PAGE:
If a newcomer has little or no prior experience as an entrepreneur, he or she would be well advised to learn as much as possible about the Canadian business environment before launching a business. Even for those who had their own businesses before coming to Canada, they will likely find that the licensing, regulatory, taxation, employment, customer service and other cultural expectations and rules are very different in this country. All the more challenging it will be, if the newcomer does not have very good English proficiency.

On the other hand, there are newcomers who are “born entrepreneurs” and may have some clever business ideas and sound plans. They would be greatly helped by having good mentors, assistance in building a network of useful contacts, and access to financing. Private sponsors, in addition to possibly being able to act as business mentors themselves, based upon their own experience, should consider helping to make such useful connections.
Entrepreneurship – starting a business in Canada

Guides and other resources to starting a business in Ontario

There are many online resources available for newcomers thinking of starting their own businesses in the GTA. These include:

See also this online video, Tips for New Canadians on Starting a Business, produced by ACCES Employment. BDC also offers “3 tips for starting a business as an immigrant to Canada,” related to credit scores, Canadian culture, and mentorship.

Programs to help newcomers start a business

There are several programs for newcomers wishing to establish their own businesses in the GTA, which are not primarily focused on either home-based enterprise, or on improving English language proficiency. These programs are offered by:

  • ACCES Employment
  • Enactus Ryerson
  • Futurpreneur Canada
  • Job Skills
  • Jumpstart (RCJP)
  • Scadding Court Community Centre
  • Skills for Change.

Organizations within the GTA offering home-based programs for entrepreneurs include:

  • Indus Community Services
  • Newcomer Women’s Services Toronto
  • YWCA.

Details may be found in the Programs & Events section of this website, filtering for “Entrepreneurship”, under “Type”. These programs may require as little as CLB 4 English proficiency.


For more information on mentorship opportunities, see our separate article on Mentorship, as well as our database of Programs & Events, with the filter set to display only programs of the type, “Mentorship”. Note that there are many organizations in the GTA that offer a mentorship program in association with TRIEC, but these are limited to newcomers who were professionally trained and became skilled before coming to Canada and these programs require a minimum English proficiency of CLB 6 and are focused on newcomers seeking employment.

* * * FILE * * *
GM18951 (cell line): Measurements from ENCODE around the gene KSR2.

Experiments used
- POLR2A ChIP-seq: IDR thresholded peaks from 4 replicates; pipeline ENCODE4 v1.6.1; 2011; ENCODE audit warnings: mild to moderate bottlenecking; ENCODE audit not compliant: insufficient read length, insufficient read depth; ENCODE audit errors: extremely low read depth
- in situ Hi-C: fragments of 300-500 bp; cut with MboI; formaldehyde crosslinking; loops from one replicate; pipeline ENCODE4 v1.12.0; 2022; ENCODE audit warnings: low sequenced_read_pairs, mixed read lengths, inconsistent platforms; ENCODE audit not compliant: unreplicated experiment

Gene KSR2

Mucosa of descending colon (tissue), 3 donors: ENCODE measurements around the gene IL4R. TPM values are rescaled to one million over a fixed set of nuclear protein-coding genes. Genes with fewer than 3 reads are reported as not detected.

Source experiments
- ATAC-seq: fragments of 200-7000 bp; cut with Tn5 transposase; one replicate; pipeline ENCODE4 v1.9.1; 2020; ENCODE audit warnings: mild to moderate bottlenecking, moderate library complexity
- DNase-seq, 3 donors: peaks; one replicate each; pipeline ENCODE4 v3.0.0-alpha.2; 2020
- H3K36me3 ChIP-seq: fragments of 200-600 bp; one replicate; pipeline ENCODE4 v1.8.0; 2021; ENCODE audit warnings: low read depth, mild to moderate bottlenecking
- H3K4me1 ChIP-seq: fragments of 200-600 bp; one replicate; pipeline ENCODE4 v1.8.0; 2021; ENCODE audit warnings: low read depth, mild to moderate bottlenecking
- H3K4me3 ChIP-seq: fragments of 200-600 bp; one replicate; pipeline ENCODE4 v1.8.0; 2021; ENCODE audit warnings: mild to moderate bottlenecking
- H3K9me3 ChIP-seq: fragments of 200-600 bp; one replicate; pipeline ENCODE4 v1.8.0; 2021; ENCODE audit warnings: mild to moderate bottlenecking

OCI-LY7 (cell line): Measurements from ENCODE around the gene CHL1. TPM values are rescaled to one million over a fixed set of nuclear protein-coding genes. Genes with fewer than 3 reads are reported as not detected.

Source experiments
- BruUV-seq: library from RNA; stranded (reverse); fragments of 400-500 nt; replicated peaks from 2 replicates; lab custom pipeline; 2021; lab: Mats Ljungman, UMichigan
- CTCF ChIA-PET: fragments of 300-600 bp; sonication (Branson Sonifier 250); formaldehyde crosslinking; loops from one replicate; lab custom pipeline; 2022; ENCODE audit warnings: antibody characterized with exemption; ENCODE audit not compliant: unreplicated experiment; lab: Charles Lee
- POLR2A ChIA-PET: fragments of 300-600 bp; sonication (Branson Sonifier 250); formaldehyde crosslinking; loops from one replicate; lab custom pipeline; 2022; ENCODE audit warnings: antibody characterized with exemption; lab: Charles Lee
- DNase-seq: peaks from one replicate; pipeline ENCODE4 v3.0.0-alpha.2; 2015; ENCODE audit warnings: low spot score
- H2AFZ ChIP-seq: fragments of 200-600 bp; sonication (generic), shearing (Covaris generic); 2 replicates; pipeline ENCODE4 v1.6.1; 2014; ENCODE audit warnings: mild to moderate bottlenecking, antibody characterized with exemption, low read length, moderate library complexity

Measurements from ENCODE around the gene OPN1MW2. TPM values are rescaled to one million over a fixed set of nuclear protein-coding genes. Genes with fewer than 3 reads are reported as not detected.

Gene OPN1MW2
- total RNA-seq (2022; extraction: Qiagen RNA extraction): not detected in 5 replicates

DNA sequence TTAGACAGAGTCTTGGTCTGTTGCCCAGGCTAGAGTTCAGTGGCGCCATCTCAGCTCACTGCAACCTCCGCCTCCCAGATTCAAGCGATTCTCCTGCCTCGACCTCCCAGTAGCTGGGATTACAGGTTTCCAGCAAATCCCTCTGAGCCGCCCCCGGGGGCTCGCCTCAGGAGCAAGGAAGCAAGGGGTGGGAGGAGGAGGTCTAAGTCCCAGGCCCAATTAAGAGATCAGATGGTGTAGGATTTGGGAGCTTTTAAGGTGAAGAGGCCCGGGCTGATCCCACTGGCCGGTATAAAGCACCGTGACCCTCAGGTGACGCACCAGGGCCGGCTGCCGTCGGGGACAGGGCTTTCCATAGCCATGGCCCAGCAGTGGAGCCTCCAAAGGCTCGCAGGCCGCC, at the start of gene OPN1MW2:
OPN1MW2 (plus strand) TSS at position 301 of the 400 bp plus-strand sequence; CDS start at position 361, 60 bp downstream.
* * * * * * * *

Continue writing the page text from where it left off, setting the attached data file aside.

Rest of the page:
OSLT programs for those with an entrepreneurial interest

Colleges in the GTA, including Centennial, George Brown, Humber, and Seneca, offer Occupation Specific Language Training (OSLT), especially tailored for newcomers with entrepreneurial ambitions. See our separate article on Employment-Related Language Training. Also, consider searching for programs of the types “Entrepreneurial” and “OSLT” in our Programs & Events section. These OSLT programs also require a minimum English proficiency of CLB 6.

Programs for entrepreneurs with little or no minimum English proficiency requirement

At the other end of the formal education and language proficiency spectrum are some programs in the GTA that are designed to help women become self-employed, using skills they may have, such as sewing, cooking, and child care, often in their own homes. These programs have very low English language proficiency requirements, if any. A search of our Programs & Events database, filtering for “entrepreneurship”, under “Type”, will also display these offerings, including from organizations such as Newcomer Women’s Services and YWCA. There may be no formal minimum English language proficiency requirement for these programs.

(The organization, Mes Amis, used to have a program for Syrian refugee newcomers to promote entrepreneurial enterprise in sewing, but this program is not currently operating.)

Financial support for newcomers to start a business

For leads on financing a new business started by a newcomer, see the Funding page on the Ryerson Newcomer Business and Innovation Portal.

For loans up to $15,000, also see the program of Access Community Capital Fund.

In May, 2019, “seven teams of Syrian refugee entrepreneurs were given a chance to pitch their proposals to investors through a joint pilot program by Toronto-based Refugee Career Jumpstart Project and Angel Investors Ontario, which aims to help them turn their dreams into reality”: From robots to restaurants: Refugee entrepreneurs pitch business plans in hopes of turning dreams into reality (Toronto Star, May 9/19.)